AMD's RV770 graphics processor went portable at the Consumer Electronics Show with a new range of Mobility HD 4000 GPUs for notebooks.
The ATI Mobility Radeon HD 4000 series GPUs are similar to their desktop cousins in many respects and will come in flavors for high-end gaming laptops, low-cost notebooks, and the mobile machines in between.
At the top of the line are ATI's 4850 and 4870 models, sporting 800 shaders, support for GDDR5 and GDDR3 memory types, a 256-bit memory interface, and CrossFire support.
At the mid-range are 4670 and 4650 GPUs with 320 shaders (that's the same as the previous top-end Mobility HD 3000 series, except consuming less power). The 4600 models support DDR2, DDR3 and GDDR3 memory, a 128-bit memory interface, and CrossFire support.
Filling the low-end segment are 4300 and 4500 GPUs with 80 shaders, support for DDR 2, DDR 3, and GDDR 3 memory, a 64-bit memory interface, and alas no CrossFire support. Obviously, the focus here is battery life.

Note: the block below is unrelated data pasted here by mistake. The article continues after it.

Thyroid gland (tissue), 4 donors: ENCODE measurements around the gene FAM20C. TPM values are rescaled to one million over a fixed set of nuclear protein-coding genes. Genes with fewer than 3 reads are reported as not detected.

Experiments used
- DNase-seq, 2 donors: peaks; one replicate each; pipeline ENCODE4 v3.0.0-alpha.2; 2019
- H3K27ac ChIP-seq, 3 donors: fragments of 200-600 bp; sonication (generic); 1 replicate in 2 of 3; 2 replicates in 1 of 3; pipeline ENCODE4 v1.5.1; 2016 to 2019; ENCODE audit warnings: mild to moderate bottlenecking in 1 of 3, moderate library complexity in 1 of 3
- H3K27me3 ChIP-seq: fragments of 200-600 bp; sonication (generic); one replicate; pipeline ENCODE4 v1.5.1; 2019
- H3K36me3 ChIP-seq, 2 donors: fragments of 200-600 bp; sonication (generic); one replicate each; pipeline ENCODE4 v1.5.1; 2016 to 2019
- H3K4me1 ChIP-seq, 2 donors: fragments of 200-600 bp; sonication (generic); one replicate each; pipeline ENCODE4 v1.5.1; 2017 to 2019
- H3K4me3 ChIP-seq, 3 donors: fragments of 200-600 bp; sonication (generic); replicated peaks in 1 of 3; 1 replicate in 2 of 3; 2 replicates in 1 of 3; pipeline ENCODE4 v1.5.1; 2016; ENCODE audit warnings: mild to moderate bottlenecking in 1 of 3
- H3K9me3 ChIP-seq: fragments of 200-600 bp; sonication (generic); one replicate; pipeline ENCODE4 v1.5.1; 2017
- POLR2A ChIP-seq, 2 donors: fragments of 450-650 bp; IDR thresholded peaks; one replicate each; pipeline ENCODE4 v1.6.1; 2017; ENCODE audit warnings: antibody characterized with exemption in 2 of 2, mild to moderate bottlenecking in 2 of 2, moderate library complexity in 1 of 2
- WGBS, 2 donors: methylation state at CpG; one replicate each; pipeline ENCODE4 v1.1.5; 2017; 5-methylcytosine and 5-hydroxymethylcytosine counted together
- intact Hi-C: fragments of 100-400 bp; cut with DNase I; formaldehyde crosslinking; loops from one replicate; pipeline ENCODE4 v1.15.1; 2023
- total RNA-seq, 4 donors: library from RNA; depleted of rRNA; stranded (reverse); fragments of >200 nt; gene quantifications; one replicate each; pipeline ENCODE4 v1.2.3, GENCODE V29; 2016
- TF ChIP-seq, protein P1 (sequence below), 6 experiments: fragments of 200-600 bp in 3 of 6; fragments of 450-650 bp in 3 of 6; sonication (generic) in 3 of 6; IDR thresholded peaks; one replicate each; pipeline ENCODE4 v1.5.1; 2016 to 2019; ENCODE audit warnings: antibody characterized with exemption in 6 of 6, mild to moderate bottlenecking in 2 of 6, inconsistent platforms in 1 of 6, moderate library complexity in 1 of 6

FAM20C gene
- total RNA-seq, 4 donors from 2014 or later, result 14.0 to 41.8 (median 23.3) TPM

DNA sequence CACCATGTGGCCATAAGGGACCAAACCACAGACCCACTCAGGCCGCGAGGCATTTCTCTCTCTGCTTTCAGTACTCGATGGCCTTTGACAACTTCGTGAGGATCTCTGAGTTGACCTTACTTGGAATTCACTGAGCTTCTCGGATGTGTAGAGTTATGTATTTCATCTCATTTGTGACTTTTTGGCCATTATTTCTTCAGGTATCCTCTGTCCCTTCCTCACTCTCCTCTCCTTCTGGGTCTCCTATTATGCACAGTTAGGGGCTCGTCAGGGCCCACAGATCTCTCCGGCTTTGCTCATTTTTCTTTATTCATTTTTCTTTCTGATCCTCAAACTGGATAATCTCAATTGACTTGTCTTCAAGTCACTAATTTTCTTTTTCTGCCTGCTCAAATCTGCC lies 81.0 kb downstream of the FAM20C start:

All the 4000 series mobility GPUs support DirectX 10.1, streaming 7.1-channel audio through HDMI ports, and HD playback up to 1080p.
Or if you prefer a chart for such things:
|SPs||Memory types||Transistors||Memory bandwidth||Compute Power|
|HD 4800||800||GDDR 3, GDDR 5||956 million||89.6GB/s||800GFlops|
|HD 4600||320||DDR 2, DDR 3, GDDR 3||514 million||25.6GB/s||432GFlops|
|HD 4500 & 4300||80||DDR 2, DDR 3, GDDR 3||242 million||12.8GB/s||108GFlops|
The first notebooks with the 4000-series GPUs are expected to rollout this quarter. ®